Risks associated with working on or near scaffolding

Wednesday September 19, 2018

Construction sites across Connecticut undergo constant change, and when workers are regularly erecting and dismantling construction-related equipment and infrastructure, mistakes and accidents can occur. Working on or around scaffolds, specifically, presents clear occupational risks, and the injuries that can result from scaffolding-involved accidents can prove quite serious and even deadly. At Kennedy, Johnson, Schwab & Roberge, L.L.C., we understand how devastating the effects of scaffolding accidents often are, and we have helped many workers who suffered injuries in such accidents pursue solutions that meet their needs.

Per the U.S. Department of Labor’s Occupational Safety and Health Administration, scaffolds are elevated, short-term work platforms that help construction workers, building erectors and others access otherwise hard-to-reach areas. Scaffolds come in a variety of different types, but they can all pose dangers to workers if they are not erected, dismantled or used properly.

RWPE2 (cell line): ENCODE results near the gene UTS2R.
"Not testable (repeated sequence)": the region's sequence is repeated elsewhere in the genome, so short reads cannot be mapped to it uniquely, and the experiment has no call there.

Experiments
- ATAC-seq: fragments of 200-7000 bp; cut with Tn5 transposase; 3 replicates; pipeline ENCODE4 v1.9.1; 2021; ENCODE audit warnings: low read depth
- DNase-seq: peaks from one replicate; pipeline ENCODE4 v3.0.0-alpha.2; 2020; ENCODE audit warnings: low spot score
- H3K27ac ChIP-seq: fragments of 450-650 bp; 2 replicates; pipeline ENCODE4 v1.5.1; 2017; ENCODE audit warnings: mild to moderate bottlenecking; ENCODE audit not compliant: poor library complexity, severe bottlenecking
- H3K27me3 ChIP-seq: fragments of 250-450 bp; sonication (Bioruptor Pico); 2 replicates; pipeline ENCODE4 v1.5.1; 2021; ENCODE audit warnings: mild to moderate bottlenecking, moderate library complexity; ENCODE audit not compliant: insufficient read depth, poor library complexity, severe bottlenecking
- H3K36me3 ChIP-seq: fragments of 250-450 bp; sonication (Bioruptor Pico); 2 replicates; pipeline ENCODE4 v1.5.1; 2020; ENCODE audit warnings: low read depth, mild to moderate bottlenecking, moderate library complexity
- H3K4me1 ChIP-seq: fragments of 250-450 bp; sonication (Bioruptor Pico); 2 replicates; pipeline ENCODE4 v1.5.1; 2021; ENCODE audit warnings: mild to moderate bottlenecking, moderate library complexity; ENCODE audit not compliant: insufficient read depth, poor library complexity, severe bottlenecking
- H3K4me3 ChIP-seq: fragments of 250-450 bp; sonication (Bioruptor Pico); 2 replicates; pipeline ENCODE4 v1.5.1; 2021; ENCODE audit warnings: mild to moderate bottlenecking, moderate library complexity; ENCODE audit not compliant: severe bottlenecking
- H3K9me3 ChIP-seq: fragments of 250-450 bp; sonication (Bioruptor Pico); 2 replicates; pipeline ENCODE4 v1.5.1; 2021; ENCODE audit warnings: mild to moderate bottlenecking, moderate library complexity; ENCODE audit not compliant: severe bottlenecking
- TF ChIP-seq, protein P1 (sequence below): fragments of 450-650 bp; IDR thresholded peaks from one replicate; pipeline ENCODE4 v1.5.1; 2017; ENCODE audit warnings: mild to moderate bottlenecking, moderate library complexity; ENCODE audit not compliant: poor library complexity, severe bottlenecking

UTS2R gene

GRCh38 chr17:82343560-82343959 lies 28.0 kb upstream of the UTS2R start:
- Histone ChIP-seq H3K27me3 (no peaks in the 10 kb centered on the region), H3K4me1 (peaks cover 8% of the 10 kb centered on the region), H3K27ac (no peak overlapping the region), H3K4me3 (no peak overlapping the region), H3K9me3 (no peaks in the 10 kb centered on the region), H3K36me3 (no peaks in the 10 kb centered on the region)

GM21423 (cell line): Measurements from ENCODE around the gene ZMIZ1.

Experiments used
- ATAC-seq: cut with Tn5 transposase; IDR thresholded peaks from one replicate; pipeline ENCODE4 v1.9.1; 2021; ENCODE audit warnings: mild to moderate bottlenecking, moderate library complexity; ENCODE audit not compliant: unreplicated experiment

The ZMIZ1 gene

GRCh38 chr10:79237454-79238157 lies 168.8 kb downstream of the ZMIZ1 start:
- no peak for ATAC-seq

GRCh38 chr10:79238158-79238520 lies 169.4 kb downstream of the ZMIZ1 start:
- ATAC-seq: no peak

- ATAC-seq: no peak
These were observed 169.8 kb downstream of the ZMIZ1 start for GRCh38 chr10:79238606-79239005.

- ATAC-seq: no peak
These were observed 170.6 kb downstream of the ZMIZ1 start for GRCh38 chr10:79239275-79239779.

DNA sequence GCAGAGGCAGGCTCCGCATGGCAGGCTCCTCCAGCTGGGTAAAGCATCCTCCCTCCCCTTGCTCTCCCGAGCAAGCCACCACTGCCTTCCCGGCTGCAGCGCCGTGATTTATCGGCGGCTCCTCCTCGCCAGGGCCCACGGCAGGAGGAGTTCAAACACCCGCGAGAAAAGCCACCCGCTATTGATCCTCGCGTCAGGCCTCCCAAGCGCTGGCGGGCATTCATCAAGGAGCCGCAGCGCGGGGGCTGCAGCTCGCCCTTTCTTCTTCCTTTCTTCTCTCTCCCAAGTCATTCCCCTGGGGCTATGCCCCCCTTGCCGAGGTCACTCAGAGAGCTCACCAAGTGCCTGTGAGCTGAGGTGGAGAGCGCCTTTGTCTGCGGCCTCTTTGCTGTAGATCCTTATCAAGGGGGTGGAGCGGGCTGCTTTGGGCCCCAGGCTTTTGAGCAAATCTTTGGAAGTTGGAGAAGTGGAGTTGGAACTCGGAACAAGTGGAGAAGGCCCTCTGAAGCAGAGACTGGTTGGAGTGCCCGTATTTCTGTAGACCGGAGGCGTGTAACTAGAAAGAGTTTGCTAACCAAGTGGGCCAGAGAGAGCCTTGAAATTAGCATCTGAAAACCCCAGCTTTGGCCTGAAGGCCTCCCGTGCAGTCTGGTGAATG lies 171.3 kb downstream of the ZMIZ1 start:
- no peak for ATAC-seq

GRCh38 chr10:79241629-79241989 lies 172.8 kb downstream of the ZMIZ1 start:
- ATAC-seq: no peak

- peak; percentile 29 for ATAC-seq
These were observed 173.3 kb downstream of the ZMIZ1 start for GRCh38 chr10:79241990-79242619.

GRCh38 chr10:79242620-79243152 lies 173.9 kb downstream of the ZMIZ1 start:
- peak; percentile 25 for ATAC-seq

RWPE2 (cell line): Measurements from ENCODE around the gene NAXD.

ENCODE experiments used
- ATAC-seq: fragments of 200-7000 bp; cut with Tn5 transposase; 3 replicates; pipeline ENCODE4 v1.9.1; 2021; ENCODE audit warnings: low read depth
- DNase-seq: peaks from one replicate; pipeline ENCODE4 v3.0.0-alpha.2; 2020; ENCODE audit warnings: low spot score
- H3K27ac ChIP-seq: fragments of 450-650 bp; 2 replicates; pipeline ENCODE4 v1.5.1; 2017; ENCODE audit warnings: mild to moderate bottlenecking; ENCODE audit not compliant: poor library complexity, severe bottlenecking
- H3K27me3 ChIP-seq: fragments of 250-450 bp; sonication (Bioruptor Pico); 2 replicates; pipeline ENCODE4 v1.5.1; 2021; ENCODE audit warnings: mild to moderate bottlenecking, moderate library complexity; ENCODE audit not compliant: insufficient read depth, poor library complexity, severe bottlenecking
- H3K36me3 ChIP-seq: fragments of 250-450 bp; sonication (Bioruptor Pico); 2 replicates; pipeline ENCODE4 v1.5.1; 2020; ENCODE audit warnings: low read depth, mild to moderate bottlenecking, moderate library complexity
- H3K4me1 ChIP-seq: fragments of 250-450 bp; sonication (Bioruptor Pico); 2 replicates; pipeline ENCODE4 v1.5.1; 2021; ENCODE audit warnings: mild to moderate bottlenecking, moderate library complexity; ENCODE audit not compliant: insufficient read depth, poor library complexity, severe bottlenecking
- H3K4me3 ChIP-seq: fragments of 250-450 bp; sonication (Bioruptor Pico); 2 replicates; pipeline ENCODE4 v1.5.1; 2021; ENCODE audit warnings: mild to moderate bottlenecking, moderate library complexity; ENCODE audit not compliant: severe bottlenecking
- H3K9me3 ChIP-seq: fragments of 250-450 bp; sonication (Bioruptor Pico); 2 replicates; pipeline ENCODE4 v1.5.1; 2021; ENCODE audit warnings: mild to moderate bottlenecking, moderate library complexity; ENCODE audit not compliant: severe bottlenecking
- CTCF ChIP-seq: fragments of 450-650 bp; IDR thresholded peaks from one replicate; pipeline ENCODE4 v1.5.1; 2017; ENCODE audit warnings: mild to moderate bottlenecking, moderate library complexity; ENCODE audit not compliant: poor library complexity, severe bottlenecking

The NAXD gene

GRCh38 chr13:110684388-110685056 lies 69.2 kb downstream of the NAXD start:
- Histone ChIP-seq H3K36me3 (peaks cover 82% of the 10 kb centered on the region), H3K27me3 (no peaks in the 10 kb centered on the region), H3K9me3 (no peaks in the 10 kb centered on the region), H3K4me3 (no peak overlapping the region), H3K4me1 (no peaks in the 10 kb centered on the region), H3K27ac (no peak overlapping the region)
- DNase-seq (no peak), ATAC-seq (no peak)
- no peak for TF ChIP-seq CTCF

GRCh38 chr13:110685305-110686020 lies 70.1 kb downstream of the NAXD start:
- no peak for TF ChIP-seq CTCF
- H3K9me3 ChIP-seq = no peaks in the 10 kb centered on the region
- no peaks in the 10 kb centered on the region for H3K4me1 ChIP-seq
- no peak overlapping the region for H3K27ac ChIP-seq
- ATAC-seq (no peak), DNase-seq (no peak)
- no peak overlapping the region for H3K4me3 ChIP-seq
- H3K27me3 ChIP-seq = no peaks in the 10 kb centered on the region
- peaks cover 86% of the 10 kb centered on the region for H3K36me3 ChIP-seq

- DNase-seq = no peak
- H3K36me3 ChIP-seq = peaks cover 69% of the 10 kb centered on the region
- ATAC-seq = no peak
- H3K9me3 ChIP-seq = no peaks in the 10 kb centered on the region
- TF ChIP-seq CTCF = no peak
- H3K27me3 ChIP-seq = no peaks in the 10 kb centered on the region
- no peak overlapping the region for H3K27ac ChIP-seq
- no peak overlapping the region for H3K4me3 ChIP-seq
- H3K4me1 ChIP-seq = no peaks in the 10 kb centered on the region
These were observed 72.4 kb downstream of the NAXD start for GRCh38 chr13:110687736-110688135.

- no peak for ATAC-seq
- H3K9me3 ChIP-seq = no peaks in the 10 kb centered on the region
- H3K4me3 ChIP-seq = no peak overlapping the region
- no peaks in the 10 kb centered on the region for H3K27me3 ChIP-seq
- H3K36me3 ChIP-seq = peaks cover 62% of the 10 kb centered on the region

For example, if workers overload or improperly erect a scaffold, this can increase the chances of a scaffold collapse, which endangers both the people working on top of the platform and those working below. Scaffold collapses can lead to crush injuries, fall-related injuries and blunt-impact injuries, among others, and in especially serious cases, scaffold collapses can prove fatal.

While falls are an obvious risk when scaffolds collapse, employees who work on scaffolds can fall at any time, highlighting just how dangerous these work platforms can be. You and your colleagues can typically mitigate your fall risk to some degree by making sure you always erect scaffolds properly and exercise care when working on or under them. You can also reduce your injury risk by always wearing protective gear when working on or near scaffolds. You can find more about workplace injuries by visiting our webpage.

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